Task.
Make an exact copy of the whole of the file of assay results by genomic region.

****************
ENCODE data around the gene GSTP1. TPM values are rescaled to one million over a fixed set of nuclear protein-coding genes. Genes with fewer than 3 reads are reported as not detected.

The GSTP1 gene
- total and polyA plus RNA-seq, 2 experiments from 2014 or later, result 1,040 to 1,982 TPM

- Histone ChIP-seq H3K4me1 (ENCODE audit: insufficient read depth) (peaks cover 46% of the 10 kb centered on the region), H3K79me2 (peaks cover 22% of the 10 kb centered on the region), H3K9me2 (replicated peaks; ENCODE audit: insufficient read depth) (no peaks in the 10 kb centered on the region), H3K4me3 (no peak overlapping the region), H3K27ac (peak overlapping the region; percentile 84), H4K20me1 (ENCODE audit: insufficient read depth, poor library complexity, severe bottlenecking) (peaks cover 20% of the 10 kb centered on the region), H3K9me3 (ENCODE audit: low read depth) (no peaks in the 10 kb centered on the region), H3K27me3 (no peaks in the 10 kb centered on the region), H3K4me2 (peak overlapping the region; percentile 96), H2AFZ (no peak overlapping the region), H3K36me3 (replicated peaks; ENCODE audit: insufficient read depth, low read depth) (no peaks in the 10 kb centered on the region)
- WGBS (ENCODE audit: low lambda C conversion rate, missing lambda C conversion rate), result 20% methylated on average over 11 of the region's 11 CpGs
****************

ENCODE data around the gene GSTP1. TPM values are rescaled to one million over a fixed set of nuclear protein-coding genes. Genes with fewer than 3 reads are reported as not detected.

The GSTP1 gene
- total and polyA plus RNA-seq, 2 experiments from 2014 or later, result 1,040 to 1,982 TPM

- Histone ChIP-seq H3K4me1 (ENCODE audit: insufficient read depth) (peaks cover 46% of the 10 kb centered on the region), H3K79me2 (peaks cover 22% of the 10 kb centered on the region), H3K9me2 (replicated peaks; ENCODE audit: insufficient read depth) (no peaks in the 10 kb centered on the region), H3K4me3 (no peak overlapping the region), H3K27ac (peak overlapping the region; percentile 84), H4K20me1 (ENCODE audit: insufficient read depth, poor library complexity, severe bottlenecking) (peaks cover 20% of the 10 kb centered on the region), H3K9me3 (ENCODE audit: low read depth) (no peaks in the 10 kb centered on the region), H3K27me3 (no peaks in the 10 kb centered on the region), H3K4me2 (peak overlapping the region; percentile 96), H2AFZ (no peak overlapping the region), H3K36me3 (replicated peaks; ENCODE audit: insufficient read depth, low read depth) (no peaks in the 10 kb centered on the region)
- WGBS (ENCODE audit: low lambda C conversion rate, missing lambda C conversion rate), result 20% methylated on average over 11 of the region's 11 CpGs